Energy & Mining

Energy in Africa

Green technologies and policies

Three players have emerged at opposite ends of the continent to lead the march towards solar efficiency: Morocco, Rwanda, and South Africa.

The reason is simple: while populations in much of the world are stabilizing if not shrinking—from Colombia and Iran to Britain, the US, and China—in Africa they are holding firm at nearly twice the global average and more than double the “replacement rate” of 2.1 children per woman. Of all the global gains in population over the rest of the 21st century, the vast majority will occur in Africa.

An example: even if Ethiopia’s birthrate continues to fall at precipitous rates (from seven children per woman in the 1990s to 4.1 in 2015 and 1.3 by 2050), its population will still balloon from 100 million today to 243m by 2100. Compare that to the 18m people it had in 1950—a figure that already terrified public healthcare watchdogs at the time. While 32% of the world’s population in 1950 was born into a rich country, only 18% are expected to have that privilege by 2100. Dickens and Marx will be turning in their graves, Spencer stuck with a scowl.

It is one thing to clothe and feed this many people, and quite another to provide them with clean running water, adequate housing, and electricity. As it stands, only one in three Africans has access to electricity. Meeting the continent’s demand for food and shelter alone is a colossal task; making sure they have energy—especially the clean, renewable kind—seems altogether Sisyphean.

Harnessing the rational, channeling the real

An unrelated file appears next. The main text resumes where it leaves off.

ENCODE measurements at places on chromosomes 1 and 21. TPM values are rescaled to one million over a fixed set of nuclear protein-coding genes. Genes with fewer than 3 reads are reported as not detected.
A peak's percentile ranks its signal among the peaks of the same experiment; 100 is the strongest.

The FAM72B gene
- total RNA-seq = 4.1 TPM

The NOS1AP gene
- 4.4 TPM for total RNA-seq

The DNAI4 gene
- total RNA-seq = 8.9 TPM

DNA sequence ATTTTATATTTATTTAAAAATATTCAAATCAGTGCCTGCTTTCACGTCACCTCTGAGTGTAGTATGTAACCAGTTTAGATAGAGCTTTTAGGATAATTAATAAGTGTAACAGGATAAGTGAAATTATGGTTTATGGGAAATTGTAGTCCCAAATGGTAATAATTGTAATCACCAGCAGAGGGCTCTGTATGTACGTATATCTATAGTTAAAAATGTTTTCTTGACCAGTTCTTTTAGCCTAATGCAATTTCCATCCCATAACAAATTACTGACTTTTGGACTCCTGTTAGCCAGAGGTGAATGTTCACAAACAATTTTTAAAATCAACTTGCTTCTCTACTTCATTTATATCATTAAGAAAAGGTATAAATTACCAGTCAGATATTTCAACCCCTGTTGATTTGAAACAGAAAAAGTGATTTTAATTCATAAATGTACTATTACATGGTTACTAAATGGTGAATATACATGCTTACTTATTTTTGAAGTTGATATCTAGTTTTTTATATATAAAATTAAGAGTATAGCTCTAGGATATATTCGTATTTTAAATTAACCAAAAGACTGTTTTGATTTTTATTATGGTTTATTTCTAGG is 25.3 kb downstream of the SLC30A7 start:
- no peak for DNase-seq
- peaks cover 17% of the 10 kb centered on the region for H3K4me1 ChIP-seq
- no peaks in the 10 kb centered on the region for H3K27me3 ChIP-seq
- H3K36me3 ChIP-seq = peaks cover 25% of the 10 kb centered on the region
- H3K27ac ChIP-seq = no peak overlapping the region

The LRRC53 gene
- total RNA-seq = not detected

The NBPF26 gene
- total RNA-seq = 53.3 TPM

Luckily, weather, technology, and grit are on Africa’s side. In late 2015, the International Renewable Energy Agency (IRENA) released a report predicting that renewables in Africa will quadruple to 22% of all energy consumption on the continent by 2023. And McKinsey predicts that 25% of African energy will come from renewables by 2040. After all, the continent is incredibly rich in hydro and geothermal power—not to mention solar, the most promising source on a continent that enjoys 325 sunny days per year.

However, of the 350GW to be gained from hydropower, half are expected to go to the Democratic Republic of the Congo. And of the predicted 15GW from geothermal sources, roughly 80% will go to Ethiopia and Kenya, the continent’s two most volcanic countries. Thus the burden of meeting Africa’s extraordinary energy challenges will fall upon solar and wind. Of the additional 10TW of energy that McKinsey predicts Africa can produce by 2040, including fossil fuels, nearly eight will (have to) come from solar.

So far, three players have emerged at opposite ends of the continent to lead the march towards solar efficiency: Morocco, Rwanda, and South Africa. In the former, King Mohammad VI has publicly hitched his wagon to achieving 52% of the renewable energy by 2030, mainly through solar, wind, and hydraulic dams. With 14% of all energy to come from solar, the country unveiled phase one of the Noor 1 solar power station in January 2016, a USD9 billion project in Ouarzazate, a town in the far south of the country on the edge of the Saharan desert, pictured above.

This first phase alone is expected to provide 160MW of the project’s total planned 580MW in expanded capacity—enough to power the homes of 650,000 people from dawn until three hours past sundown once the second phase, Noor II, is completed. By the time the entire project is finished in 2018, it will cover an area larger than the country’s capital (Rabat) and is slated to provide 1.1 million with energy.

The scheme, however, is about far more than servicing desert-dwelling Bedouins. If its architects’ vision proves correct, Morocco will soon be exporting solar energy northward to Europe and eastward across the MENA region. Hence Ouarzazate’s vast and variegated financial backing; USD1 billion from the German investment bank KfW, USD596 million from the European Investment Bank, and USD400 million from the World Bank, to name but three. Since Morocco currently imports 97% of its energy, this would prove a momentous change of fate for the largely fossil fuel-deprived kingdom.

A thousand hills, a thousand promises